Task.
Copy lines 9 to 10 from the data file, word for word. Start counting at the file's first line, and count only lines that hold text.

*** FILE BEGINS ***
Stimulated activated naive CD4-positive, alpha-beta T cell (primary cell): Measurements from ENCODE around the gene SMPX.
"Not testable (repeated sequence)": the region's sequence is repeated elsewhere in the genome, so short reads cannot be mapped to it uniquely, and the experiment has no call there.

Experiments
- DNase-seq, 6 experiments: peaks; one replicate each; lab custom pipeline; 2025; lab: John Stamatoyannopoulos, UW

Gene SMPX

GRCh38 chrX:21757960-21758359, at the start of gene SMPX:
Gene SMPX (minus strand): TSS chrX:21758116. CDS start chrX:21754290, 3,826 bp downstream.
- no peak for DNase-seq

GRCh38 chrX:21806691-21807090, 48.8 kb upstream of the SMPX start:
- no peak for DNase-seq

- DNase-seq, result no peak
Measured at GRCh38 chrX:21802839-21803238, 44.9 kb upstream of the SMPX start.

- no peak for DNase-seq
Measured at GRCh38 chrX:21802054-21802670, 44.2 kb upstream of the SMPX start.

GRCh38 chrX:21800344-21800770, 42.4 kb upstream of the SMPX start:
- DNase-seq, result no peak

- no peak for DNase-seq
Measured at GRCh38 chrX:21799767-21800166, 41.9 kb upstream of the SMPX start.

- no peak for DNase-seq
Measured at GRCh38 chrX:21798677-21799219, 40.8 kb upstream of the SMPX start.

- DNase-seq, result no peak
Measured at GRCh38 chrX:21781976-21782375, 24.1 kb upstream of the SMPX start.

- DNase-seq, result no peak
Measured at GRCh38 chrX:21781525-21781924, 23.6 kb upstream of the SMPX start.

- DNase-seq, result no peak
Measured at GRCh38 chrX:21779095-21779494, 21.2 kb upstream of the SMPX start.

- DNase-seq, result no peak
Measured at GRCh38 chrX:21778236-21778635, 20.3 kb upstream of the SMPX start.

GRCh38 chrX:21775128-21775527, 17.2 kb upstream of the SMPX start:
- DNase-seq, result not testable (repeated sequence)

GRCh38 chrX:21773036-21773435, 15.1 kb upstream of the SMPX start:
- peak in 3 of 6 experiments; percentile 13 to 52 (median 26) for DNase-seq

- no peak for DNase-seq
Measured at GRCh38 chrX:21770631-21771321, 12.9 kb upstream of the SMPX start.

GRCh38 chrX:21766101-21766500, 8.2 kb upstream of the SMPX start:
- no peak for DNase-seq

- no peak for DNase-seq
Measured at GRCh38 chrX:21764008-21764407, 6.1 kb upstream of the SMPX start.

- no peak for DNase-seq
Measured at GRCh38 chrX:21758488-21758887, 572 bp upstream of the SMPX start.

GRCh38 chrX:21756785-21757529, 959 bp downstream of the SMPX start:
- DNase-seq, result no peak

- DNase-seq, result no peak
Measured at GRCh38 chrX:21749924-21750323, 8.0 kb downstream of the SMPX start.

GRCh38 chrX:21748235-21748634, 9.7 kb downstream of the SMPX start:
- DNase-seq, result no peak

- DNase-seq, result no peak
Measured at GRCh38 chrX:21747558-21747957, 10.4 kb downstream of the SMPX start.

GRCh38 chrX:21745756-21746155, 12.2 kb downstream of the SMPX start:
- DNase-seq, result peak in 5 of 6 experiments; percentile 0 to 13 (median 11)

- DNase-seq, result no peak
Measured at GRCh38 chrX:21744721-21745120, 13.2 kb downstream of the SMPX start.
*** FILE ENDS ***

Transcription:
GRCh38 chrX:21806691-21807090, 48.8 kb upstream of the SMPX start:
- no peak for DNase-seq